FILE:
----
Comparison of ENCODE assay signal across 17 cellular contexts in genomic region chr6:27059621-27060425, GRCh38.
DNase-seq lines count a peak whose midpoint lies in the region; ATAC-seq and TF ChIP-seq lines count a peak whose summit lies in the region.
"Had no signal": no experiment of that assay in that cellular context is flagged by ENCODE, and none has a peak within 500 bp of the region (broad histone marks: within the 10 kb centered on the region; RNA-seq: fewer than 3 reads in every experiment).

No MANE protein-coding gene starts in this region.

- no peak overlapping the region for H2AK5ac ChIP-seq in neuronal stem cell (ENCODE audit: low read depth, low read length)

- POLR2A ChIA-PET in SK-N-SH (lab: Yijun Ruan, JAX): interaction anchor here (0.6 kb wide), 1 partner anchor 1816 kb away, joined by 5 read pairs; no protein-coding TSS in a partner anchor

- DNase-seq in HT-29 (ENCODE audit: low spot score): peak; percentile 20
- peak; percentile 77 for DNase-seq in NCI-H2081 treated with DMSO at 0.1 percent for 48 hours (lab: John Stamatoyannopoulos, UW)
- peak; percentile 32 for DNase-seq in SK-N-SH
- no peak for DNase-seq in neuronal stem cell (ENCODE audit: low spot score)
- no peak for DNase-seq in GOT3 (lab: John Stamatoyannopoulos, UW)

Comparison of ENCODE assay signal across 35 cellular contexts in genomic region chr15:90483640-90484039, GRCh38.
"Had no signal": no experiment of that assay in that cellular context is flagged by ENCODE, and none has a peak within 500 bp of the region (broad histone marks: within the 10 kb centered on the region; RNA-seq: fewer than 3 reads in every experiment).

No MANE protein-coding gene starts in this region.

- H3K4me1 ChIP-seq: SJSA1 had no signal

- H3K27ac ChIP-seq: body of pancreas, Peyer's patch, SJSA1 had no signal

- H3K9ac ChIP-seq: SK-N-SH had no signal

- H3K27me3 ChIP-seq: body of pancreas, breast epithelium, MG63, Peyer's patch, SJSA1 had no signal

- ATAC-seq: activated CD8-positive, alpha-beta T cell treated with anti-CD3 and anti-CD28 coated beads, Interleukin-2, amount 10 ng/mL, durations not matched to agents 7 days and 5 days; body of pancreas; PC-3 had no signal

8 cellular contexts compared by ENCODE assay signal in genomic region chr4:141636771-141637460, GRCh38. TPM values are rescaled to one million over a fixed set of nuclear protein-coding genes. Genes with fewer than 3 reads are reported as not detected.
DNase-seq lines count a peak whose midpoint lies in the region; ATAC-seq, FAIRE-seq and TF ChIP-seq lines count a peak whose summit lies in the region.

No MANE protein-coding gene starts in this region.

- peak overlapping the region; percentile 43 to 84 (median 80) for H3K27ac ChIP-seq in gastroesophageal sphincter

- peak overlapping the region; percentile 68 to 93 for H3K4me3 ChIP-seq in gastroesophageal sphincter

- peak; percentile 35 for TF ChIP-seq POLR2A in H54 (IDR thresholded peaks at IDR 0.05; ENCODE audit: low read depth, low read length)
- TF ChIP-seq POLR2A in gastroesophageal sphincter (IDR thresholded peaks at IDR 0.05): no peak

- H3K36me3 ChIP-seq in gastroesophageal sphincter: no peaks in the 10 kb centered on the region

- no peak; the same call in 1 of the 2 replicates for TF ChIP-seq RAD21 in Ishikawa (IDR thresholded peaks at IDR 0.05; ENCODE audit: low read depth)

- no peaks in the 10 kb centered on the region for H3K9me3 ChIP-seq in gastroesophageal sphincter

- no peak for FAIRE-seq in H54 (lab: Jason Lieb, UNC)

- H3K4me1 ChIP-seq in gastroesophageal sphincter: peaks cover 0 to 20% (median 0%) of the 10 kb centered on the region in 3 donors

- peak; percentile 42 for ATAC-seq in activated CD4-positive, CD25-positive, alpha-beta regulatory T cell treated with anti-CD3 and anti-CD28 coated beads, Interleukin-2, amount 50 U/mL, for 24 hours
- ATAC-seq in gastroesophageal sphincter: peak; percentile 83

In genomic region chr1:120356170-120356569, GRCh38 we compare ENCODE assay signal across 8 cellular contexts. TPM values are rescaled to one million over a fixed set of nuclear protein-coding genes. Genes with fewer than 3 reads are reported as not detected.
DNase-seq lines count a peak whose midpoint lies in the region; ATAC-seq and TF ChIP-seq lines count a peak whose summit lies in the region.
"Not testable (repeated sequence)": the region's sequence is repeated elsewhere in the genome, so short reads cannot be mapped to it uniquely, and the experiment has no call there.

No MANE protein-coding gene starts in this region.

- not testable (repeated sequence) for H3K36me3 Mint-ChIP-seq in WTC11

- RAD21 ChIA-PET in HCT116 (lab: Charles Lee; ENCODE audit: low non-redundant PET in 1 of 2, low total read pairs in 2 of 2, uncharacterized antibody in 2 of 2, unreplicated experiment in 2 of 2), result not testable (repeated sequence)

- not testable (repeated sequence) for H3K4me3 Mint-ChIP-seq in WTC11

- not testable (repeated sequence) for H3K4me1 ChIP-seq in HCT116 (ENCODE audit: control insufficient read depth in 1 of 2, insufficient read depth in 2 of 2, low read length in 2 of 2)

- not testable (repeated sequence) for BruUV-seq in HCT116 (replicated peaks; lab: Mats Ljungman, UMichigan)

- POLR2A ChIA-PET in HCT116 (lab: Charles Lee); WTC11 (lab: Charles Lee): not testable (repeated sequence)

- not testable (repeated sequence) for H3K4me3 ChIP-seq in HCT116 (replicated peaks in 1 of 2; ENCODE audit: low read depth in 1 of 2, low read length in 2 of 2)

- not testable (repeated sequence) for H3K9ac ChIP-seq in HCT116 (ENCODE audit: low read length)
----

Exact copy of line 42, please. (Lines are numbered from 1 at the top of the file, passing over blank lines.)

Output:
- not testable (repeated sequence) for BruUV-seq in HCT116 (replicated peaks; lab: Mats Ljungman, UMichigan)